All of us have to write, at least once in a while.
Maybe you need to whip up an email, an Instagram post, or a work report … or maybe you want to craft a whole novel. No matter what the medium, conveying your message in a clear and concise way is a critical skill. Obviously, typos and grammatical errors can leave your writing lackluster (at best) and downright confusing (at worst), but there are other, more nuanced tweaks that will make outsized improvements in your writing.
Let’s take a look at five of the most common writing mistakes (beyond the basic typo) — and how to avoid them.
Mistake #1: Filler words
“Well, it’s like…”
Those are filler words: words, phrases, or sounds that don’t carry much (if any) meaning.
In our speech, they buy us time to think and let the people around us know we’re still talking. In our writing, they’re often used to fill space, soften our message, or add intensity.
Common filler words used in writing include:
- In other words
- In order to
- Needless to say
- At the end of the day
While filler words can serve a purpose, they often bog the reader down.
The solution: Review your writing, keeping an eye out for these fillers. Chances are, you’ll notice at least one or two popping up again and again. Once you spot them, get out your metaphorical red pen and edit away.
Mistake #2: Inadvertent homophones
Homophones are words that sound the same but have different meanings. Some of the most common examples include:
- There, their, and they’re
- It’s and its
- To, too, and two
- You’re and your
- Whether and weather
- Who’s and whose
Unfortunately, because their correct use often relies on context, homophones frequently slip by spellcheck, but not by the eyes of your readers.
The solution: Remember the most common homophones — and know the correct versions of each word. If you aren’t sure, a quick Google search should provide clarity. Weeding out homophones is one of the easiest ways to keep your writing looking professional.
Mistake #3: Passive voice
Whether you remember this from English class or you’ve repressed it, here’s a refresher on the definitions:
- In active voice, the subject of the sentence performs the action. For example: The author wrote the book.
- In passive voice, the subject receives the sentence’s action. For example: The book was written by the author.
Passive voice always includes a form of the verb “be.”
While writing in passive voice is not technically a mistake — in some cases it’s a good choice — passive construction can make your sentences feel clunky. A simple switch to active voice strengthens your message and improves readability.
The solution: Learn the differences between passive and active voice (great job, you already did this part!), then keep an eye out for words like is, was, and were sitting before another verb — a good indicator you’ve fallen into passive voice.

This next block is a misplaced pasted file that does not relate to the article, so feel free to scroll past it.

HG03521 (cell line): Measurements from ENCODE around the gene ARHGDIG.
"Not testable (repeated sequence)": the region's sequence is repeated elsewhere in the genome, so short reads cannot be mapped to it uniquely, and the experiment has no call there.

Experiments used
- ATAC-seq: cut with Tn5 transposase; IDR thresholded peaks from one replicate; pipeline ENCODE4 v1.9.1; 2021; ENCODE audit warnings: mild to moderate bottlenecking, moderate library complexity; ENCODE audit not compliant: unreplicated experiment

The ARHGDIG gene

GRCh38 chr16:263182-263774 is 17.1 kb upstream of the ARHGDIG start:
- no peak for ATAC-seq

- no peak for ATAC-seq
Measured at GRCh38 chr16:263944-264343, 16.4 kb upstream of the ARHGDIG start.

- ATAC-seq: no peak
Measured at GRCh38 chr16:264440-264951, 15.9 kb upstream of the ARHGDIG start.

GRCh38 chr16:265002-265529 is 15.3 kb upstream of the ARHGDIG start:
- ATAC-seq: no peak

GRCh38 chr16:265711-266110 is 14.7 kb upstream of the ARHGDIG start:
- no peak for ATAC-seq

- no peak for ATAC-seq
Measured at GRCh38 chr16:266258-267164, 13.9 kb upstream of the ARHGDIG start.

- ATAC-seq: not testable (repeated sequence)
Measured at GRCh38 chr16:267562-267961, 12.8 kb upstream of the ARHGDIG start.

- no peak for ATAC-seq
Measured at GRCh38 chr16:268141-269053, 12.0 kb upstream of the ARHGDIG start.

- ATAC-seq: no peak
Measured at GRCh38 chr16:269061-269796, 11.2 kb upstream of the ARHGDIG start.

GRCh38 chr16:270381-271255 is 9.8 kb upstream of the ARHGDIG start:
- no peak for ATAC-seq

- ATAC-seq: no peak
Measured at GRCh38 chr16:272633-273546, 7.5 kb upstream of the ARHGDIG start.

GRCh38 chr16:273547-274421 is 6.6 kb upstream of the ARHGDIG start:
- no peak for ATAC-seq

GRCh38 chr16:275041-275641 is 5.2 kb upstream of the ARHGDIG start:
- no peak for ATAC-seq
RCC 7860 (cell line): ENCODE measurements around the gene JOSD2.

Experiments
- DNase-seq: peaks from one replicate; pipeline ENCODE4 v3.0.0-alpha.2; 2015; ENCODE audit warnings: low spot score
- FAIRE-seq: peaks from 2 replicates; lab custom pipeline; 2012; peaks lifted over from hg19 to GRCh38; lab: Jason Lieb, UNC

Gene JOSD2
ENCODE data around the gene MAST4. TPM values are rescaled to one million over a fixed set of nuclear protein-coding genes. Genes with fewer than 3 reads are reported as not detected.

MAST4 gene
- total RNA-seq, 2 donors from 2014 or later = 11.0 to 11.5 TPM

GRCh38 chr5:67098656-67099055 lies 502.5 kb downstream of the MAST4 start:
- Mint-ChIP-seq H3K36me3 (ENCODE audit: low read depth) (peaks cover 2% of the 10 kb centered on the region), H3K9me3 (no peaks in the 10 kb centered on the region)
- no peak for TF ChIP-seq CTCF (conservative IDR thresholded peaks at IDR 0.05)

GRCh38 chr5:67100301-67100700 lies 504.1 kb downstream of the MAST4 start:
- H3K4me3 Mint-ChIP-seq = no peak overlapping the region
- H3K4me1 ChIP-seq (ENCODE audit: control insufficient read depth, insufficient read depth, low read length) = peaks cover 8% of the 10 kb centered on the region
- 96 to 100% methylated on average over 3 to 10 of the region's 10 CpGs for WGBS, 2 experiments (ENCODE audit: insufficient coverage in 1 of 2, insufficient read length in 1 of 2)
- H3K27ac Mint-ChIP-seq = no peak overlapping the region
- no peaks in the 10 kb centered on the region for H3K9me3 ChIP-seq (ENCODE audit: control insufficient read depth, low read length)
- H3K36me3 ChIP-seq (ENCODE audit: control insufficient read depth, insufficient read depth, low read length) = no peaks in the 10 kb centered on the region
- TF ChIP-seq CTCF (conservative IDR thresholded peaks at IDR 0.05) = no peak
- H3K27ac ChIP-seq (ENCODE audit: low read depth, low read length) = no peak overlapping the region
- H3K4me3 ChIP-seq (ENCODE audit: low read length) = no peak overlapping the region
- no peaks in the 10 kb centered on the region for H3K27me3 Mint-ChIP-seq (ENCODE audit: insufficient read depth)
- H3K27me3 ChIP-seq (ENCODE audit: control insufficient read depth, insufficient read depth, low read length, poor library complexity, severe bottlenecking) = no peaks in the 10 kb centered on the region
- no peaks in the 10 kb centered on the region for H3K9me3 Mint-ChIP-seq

You can also try the “by zombies” hack. While this isn’t 100% foolproof, if you can insert “by zombies” after the verb and the sentence still makes sense, it’s likely you’ve just identified a passive sentence.
For example: The book was written [by zombies].
Entertaining and effective, right?
Mistake #4: Faulty parallelism
Parallel structure means applying the same grammatical pattern across coordinating parts of a sentence.
Take this sentence, for example: The audiobook I’m listening to is entertaining, compelling, and spellbinding.
Entertaining, compelling, and spellbinding are all adjectives — that sentence uses parallel construction.
But imagine we edited it to read: The audiobook I’m listening to is entertaining, compelling, and I’m spellbound.
Suddenly, we’ve lost our three-adjective repetition, and the sentence doesn’t read quite as smoothly. This is the kind of thing readers stumble over, if they aren’t sure exactly what’s gone wrong.
The solution: When you’re writing lists, double-check you’ve used the same grammatical pattern for each list item. Let’s look at another example to help clarify this.
- Incorrect: When I’m on vacation, I like to read, relax, sunbathe, and to sleep in.
- Correct: When I’m on vacation, I like to read, relax, sunbathe, and sleep in.
- Also correct: When I’m on vacation, I like to read, to relax, to sunbathe, and to sleep in.
Note that parallel structure can take different forms; the key is using repetition of whatever form you choose to create clearer sentences and smoother pacing.
Mistake #5. Awkward phrasing
Good writing flows. It’s clear, smooth, and easy to comprehend.
Awkward writing, on the other hand, feels off. Most people can recognize when a sentence feels awkward, even if they can’t identify why.
While awkward phrasing is pretty easy to spot as a reader, it can be harder to see in our own writing.
When we write something, we know what message we’re trying to convey. After all, we’re doing the writing. But that means when we read it back to ourselves, our brains often fill in holes and massage away the lingual knots. This can leave us with partially communicated ideas that will trip a reader up, even if the message makes sense in our own head.
The solution: Read your writing out loud. Whether it’s an email or a book chapter, reading aloud shifts you into an auditory processing mode — and you might be surprised by the number of glitchy areas that can be smoothed out.
Bonus: Reading out loud also helps you catch issues like typos, faulty parallelism, and passive voice.
Now that you’ve got the tools, it’s time to write.
About the Author: Kelsey Fritts
Kelsey is a writer, editor, anthropologist, and bookworm. She's also the author of two young adult fantasy novels. When she's not out exploring in nature or playing with her ridiculously spoiled dog, you can find Kelsey curled up with a mug of hot cocoa and a novel—likely one by Laini Taylor, Leigh Bardugo, N.K. Jemisin, Margaret Atwood, or Ursula K. Le Guin.